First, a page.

Hälsa Drinkable Yogurts Aim for Plant-Based “Next Level”

These days, even being plant-based sometimes isn’t enough.

As should come as a surprise to no one who’s been following the industry, plant-based beverages and non-dairy milks have been one of the biggest growth sectors in the marketplace; research firm Future Market Insights projects the dairy alternatives market to reach $34.6 billion by 2029. With that proliferation of brands entering the space, establishing a point of difference can be difficult — but oat-based drinkable yogurt maker Hälsa (formerly Simpli) is aiming to create space for itself by highlighting its nutritional content and ultra-clean production process.

“The first level of the plant-based movement was just ‘get me anything that’s plant-based,’” Hälsa co-founder Helena Lumme told BevNET. “The next level is how is my plant-based milk made and what is in it? Is it nutritious or just fortified water? The same thing happened with gluten-free products — they have become better tasting and more nutritious.”

According to Lumme, the origins of the brand can be traced back to the early 90s, when the governments of Sweden and Finland made significant investments in supporting oat research. Some of the scientists who worked on those projects later produced patents based on their work, one of which Lumme and her business partner Mika Manninen acquired in 2011 for use in their initial venture, Simpli Oatshake.

The last four years, however, have been spent trying to address what the pair saw as Simpli’s major flaw: its reliance on chemical-heavy processing that required the use of emulsifiers. Without getting into the specific details, Lumme said Hälsa has developed a chemical-free production process allowing them to make plant-based milk from any source. No enzymes are used to break down the ingredients, and the whole grain is not extracted or altered in any way.

The company’s organic drinkable oat yogurts come in 8 oz. single-serve PET bottles. Each of the four flavors — Mango Pear, Strawberry, Concord Grape and Blueberry — contains 120-140 calories and 9-11 g of sugar (none added) per bottle, depending on the SKU.

For a company already producing a clean label oat milk base for its yogurts, the obvious question is why Hälsa hasn’t followed the lead of fellow Swedish oat specialists Oatly and entered that red-hot category. Lemme said the decision to base the brand around a single-serve drinkable yogurt was to position it as a portable everyday snack and not just a breakfast item. She also thinks it will help protect the brand from what she believes will be forthcoming price wars.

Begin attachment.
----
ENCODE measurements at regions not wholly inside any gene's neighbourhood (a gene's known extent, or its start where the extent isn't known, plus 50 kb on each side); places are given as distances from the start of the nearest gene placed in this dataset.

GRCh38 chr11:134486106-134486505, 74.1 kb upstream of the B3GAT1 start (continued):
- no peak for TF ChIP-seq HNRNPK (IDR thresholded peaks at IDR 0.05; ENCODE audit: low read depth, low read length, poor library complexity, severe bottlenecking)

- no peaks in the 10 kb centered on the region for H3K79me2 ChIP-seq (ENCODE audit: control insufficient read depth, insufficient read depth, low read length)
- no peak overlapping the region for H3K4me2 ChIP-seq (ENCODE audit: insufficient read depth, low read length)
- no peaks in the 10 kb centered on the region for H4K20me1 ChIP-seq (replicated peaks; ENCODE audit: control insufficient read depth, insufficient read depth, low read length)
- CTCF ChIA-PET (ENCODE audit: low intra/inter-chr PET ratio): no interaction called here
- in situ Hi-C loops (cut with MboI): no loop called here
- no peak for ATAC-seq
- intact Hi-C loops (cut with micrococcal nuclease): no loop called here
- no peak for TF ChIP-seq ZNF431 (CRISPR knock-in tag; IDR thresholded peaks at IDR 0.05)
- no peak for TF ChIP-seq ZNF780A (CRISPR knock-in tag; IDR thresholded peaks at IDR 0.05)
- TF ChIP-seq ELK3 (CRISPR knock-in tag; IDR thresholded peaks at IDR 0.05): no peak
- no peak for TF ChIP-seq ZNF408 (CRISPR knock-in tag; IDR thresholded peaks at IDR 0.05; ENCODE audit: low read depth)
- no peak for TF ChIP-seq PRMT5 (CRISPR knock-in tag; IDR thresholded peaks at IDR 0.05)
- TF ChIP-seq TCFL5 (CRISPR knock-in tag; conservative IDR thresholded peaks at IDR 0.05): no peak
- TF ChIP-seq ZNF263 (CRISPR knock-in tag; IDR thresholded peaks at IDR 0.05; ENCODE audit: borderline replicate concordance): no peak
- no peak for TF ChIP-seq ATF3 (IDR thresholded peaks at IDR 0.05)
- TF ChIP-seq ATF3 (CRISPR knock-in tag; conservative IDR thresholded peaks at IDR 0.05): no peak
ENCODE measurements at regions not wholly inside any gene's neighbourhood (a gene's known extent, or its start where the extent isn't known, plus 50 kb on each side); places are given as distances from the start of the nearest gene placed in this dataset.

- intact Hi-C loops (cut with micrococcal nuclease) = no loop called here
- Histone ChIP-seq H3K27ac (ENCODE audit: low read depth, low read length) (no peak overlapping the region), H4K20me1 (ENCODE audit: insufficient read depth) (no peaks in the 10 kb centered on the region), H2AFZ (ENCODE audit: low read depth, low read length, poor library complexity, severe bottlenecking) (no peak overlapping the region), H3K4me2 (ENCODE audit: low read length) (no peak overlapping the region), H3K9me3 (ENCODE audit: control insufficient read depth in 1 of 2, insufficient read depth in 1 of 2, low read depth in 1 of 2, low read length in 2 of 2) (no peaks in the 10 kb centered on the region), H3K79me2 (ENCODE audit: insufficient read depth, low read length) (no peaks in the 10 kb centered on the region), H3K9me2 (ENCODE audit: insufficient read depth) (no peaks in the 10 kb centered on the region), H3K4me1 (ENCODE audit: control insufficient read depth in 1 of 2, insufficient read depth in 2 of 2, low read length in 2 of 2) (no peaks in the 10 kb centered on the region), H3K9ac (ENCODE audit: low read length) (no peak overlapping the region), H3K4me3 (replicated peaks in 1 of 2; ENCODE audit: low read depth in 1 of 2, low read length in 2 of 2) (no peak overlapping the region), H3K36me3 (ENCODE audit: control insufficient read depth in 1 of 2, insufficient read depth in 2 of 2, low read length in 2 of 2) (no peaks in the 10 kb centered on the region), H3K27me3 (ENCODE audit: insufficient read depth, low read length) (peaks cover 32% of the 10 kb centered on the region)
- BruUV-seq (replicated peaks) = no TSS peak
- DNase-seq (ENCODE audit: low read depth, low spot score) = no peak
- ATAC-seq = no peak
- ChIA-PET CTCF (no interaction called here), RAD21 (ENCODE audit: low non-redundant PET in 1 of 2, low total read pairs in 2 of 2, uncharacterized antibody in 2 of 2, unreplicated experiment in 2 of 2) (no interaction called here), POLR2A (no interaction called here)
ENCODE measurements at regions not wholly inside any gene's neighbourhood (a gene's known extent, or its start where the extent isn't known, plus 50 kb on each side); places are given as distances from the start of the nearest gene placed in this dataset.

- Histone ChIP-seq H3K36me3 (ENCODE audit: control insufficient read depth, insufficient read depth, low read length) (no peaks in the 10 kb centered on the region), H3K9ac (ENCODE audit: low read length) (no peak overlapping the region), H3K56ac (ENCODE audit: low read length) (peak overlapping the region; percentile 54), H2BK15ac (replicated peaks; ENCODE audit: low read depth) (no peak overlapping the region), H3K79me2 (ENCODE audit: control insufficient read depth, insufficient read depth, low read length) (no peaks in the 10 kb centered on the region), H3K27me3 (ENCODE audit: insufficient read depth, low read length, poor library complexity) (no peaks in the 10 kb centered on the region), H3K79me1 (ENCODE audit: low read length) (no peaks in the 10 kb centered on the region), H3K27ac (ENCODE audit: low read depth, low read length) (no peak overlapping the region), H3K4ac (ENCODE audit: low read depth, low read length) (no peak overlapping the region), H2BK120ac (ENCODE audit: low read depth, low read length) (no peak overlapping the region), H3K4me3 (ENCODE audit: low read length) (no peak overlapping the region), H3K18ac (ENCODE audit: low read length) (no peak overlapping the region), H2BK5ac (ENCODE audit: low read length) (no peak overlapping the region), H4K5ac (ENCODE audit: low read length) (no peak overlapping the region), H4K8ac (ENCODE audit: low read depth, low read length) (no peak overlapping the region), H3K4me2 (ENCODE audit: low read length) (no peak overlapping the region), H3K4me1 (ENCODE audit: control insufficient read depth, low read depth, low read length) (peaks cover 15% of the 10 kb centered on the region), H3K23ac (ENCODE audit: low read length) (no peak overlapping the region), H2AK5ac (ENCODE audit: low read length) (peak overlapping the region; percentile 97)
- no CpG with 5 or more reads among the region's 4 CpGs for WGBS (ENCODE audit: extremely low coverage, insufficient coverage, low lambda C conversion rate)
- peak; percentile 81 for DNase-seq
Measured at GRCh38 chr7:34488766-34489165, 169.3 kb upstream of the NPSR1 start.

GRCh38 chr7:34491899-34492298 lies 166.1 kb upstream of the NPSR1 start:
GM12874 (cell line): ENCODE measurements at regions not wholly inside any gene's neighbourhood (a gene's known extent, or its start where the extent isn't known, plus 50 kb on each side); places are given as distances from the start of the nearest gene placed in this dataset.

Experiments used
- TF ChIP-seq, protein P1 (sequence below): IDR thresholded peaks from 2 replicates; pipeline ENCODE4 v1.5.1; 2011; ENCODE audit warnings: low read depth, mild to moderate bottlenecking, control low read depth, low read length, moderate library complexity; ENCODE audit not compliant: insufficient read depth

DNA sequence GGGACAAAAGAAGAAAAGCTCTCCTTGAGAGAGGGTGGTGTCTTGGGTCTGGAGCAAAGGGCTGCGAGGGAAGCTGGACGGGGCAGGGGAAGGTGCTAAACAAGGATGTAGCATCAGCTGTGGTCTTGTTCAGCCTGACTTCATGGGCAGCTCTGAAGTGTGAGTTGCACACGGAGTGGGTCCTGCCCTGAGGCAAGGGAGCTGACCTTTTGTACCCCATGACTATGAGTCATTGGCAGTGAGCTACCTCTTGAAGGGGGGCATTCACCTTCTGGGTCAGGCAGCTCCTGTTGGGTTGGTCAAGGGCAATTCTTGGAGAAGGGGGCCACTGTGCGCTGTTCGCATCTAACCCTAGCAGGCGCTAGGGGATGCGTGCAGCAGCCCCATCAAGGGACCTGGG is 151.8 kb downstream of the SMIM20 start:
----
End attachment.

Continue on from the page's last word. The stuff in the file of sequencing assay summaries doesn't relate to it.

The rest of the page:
“We are a small company and we knew a lot of the big companies would come to the market and follow suit from Oatly,” she said. “We don’t have the money or the resources that the others have to push these products. The more milks that come to the market, the more competition there will be with price.”

While oat milk isn’t on the horizon, Hälsa is planning on launching a spoonable version of its non-dairy oat yogurt this year in response to consumer demand. The brand’s supply chain of imported Scandinavian oats can handle increases in scale, Lumme said, noting the company may begin exploring co-packing operations on the West Coast to support its existing manufacturing in New York.

In the meantime, Hälsa is aiming to continue talking to consumers and retailers about the “next level” of plant-based dairy by expanding distribution across the country. The product is currently available at Wegmans, Fresh Direct, ShopRites (about 50 locations), all New York metro area airports and in approximately 100 stores in New York City. It is set to launch at Costco locations in the San Francisco Bay Area in June.

“We are clean food advocates,” Lumme said. “We want to show the food manufacturers that if a small startup like ours can develop a chemical-free product, they can as well.”